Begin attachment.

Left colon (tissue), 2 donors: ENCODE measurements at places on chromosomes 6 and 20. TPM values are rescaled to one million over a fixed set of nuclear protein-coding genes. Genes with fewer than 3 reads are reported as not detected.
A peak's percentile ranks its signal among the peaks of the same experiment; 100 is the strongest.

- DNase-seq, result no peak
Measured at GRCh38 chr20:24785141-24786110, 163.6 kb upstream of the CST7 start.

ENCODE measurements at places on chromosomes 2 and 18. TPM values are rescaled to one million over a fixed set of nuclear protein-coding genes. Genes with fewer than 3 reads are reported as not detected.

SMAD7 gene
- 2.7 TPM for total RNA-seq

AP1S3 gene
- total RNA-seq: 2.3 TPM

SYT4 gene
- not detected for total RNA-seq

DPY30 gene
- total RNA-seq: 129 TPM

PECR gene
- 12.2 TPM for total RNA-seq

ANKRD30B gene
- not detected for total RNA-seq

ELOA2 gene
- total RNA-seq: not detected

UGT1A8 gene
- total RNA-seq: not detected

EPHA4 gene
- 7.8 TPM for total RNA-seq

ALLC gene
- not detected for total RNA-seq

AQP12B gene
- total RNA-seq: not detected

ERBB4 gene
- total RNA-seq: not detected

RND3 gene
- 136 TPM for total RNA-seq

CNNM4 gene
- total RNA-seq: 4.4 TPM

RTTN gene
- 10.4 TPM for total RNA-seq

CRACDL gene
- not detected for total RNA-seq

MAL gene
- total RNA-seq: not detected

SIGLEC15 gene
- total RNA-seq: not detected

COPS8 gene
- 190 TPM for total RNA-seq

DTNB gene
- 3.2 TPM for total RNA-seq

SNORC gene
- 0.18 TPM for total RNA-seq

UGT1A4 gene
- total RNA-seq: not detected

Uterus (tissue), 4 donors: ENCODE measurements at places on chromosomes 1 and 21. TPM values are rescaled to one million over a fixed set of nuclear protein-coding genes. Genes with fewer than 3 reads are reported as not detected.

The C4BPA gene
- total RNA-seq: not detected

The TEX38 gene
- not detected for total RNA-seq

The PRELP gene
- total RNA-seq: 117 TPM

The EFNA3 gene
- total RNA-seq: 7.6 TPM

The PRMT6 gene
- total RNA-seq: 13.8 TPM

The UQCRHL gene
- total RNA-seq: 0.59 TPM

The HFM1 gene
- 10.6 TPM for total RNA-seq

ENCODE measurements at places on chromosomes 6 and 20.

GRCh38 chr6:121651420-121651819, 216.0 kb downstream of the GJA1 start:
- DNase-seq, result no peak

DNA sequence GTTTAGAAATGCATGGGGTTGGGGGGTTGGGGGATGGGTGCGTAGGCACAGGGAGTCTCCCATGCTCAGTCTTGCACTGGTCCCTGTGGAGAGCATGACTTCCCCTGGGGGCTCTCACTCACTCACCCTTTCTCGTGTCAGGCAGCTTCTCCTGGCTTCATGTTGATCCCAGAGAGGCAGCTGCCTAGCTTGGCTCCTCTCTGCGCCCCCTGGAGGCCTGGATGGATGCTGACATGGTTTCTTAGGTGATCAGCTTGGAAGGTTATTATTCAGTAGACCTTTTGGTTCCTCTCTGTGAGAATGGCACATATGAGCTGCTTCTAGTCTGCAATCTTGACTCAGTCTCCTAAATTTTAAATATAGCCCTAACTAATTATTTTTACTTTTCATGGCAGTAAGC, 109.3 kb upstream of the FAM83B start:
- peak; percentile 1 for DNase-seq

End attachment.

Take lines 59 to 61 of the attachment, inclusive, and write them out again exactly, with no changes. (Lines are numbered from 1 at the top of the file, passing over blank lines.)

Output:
The PRMT6 gene
- total RNA-seq: 13.8 TPM

The UQCRHL gene